These wound heals in a few weeks. Three to four weeks after mating the female lays one, but most often two eggs. You can devide Phelsumas into two categories, egg gluers and non gluers. The species that does not glue there eggs are the most easy to hatch. The reasoon is ofcourse that you can move the eggs to an incubator, where you can controle humidity and temperature.
The eggs are allmost allways layed in the hollow bambustalks or similar. The female often use the same tube every time she lays eggs. This makes it easy to look for eggs without disturbing the animales to much. The eggs are glued together and shoud not be separated. If you try they will brake. Normaly the female layes eggs once a month during the seasoon. If in good condition the female can produce up to 20 eggs/year. The egg gluers are a bit moore difficulte to hatch. 
Everything is the same as for the non gluers exept that the eggs are glued to the surface. If you try to remove them they will break. You have to incubate them where they are. If they are glued to the glas, put a plastic cup with holes over the eggs. Inside the cup you place a piece of paper. Every time you spray the terrarium, also spray on the cup and allow the paper inside it to get wet. This way you have made a small incubator in the terrarium. Another reasoon for covering the eggs are that most proud parents have a hard time to see the difference between there own offspring and crickets.

Incubating the eggs

Incubating most Phelsuma are quite easy, but differs a bit from how you incubate other reptile eggs, like Leopardgeckoeggs or other softshelled eggs. All Phelsuma lay hard shelled eggs, ust like birds. This means that they do not swell during the incubationperiod as most other reptile-eggs. Because of that they should not be putten directly on a moist medium like vermaculite.
Of course you can use vermaculite as medium, but the eggs should rest on a dry surface. Putting the eggs on filmcan-lids and then on the vermaculite is an exellent way to do it. This way the eggs are kept on a dry surface, but still in a moist environment. The eggs can be handled without risk of damaging the embryos.
They are also quite tollerant to

different temperatures and humiditylevels.Suitable is to incubate the eggs at 28 deg C and humidity around 60-80 %. Under these condisions the eggs normally hatch after 35-90 days, depending on specie. 
As with most reptiles the sex of the hatchling have a lot to do with at wich temperature the eggs have been incubated. Temperatures around 30 deg C will produce mostly males, and temperatures below 25 deg C mostly females. Unfortunately this does not work on all species. No matter at what temperature you are incubating the eggs you will allmost only get males or females from some species. As an example you will very rarely hatch males from P.guimbeaui subspecies. One way to get around this problem is to flucturate the incubationtemperature. Keeping the temperature at 30 deg C daytime and drop it to 24 deg C nighttime will give you a better ratio of males and females. It does not solve the problem and give you 50/50,but will increase the number of males.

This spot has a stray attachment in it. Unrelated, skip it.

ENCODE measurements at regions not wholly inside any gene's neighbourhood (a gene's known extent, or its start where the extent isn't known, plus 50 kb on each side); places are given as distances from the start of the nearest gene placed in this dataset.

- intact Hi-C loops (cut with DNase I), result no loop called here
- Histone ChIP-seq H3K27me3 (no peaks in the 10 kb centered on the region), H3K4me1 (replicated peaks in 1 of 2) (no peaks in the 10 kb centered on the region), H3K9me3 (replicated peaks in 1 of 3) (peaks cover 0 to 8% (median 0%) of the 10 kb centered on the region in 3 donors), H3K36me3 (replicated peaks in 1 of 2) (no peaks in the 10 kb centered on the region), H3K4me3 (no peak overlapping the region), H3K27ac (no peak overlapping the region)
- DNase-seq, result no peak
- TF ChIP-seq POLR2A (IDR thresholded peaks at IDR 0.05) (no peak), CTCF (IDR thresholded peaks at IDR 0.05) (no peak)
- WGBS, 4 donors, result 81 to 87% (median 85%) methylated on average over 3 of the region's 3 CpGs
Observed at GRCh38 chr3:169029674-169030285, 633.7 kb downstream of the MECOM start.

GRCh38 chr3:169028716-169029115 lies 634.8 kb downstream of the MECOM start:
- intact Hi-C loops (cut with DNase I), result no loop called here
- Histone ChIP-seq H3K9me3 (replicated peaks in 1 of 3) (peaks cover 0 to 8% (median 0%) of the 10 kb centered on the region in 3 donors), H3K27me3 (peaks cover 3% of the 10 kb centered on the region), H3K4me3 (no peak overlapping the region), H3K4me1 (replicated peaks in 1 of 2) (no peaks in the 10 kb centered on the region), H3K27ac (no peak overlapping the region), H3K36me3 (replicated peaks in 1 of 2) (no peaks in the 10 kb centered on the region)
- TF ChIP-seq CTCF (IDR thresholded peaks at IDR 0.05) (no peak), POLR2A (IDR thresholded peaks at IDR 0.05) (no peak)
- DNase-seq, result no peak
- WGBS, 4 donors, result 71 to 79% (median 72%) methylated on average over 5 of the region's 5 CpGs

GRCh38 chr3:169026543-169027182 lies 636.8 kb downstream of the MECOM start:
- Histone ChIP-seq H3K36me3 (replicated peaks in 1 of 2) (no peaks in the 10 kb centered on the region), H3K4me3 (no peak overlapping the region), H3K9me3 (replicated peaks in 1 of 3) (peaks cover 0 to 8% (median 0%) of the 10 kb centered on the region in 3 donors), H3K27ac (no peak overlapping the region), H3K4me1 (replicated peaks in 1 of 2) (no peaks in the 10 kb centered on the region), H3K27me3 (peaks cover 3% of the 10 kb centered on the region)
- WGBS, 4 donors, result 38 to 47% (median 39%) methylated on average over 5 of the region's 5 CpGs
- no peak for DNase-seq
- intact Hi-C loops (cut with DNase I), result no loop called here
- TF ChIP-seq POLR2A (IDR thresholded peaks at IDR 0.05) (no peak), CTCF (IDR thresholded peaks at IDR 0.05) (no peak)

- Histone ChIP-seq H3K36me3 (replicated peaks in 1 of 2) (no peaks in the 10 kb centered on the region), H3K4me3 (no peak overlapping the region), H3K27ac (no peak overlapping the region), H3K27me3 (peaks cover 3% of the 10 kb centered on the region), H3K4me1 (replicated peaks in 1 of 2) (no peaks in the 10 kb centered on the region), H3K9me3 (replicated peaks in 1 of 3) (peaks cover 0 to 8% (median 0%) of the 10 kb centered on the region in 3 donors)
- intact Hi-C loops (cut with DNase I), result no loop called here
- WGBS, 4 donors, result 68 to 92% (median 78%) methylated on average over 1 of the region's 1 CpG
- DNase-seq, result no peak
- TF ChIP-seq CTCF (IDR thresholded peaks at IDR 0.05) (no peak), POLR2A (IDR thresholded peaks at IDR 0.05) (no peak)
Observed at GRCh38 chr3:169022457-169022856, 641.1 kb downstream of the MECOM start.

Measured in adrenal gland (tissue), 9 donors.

Raising the hatchlings

The hatchlings are between 2,2-5,5 cm when they hatch. Caring for them does not differ much from how you keep the adults, with a few exeptions. Most species hatchlings are very agressive and are best housed one and one.
Since most Phelsumas are very

productive you might find yourself needing lots of terrariums. One advantage is that most hatchlings are very small and do not require big enclosures. I raise all hatchlings in modified petboxes messuring 15X15X25 cm. 
The interior should be simple. One plant for klimbing and humidity, one tube for basking and hiding and a thin layer of barchmulch as substrate. Because of there small size the hatchlings easily dehydrate. The enclosure should be misted twize a day. As food for the young ones fruiteflies, pinhead crickets, small waxmothlarva springtailes and of course fruits are suitable. Care should be taken to feed them crickets. Be sure that all crickets are eaten and not allowed to grow big. Crickets that are not eaten and allowed to grow could easily eat the young lizard instead of the lizard eating the cricket as planned. Fruit should be offered every day for the first month, and after that you feed them three to four times a week. Normally they reach maturity after 8-12 month.

Keeping them in pairs or groups

Most Phelsuma species are best kept in pairs. Care should also be taken to never separate a established pair. Once separated there are no garanties that they will tolerate the other part after being put together again. Even a pair that have been the sweetest for many years might reconsider there relationship after a short separation. 
It is possible to keep some species in smaller breeding-groups with one male and several females. These are P.cepediana, P.guimbeaui subs, P.klemmeri, P.borbonica subs, P.ornata and P.V-nigra pasteuri

Finally I would like to wish all of you who find this genus interesting the best of luck with your breeding efforts. Keep in mind that all Phelsumas are listed according to Cites app. B2 exept from P.guentheri that is A1.This means that they for different reasoons are threatened in the wild, and all export of Phelsuma species are forbidden from Madagascar exept for four species where the legal export are heavily quoted.Bying wildcaught animales are the same as bying problems.


 Copyright © 2002-2008. Magnus Forsberg Sweden.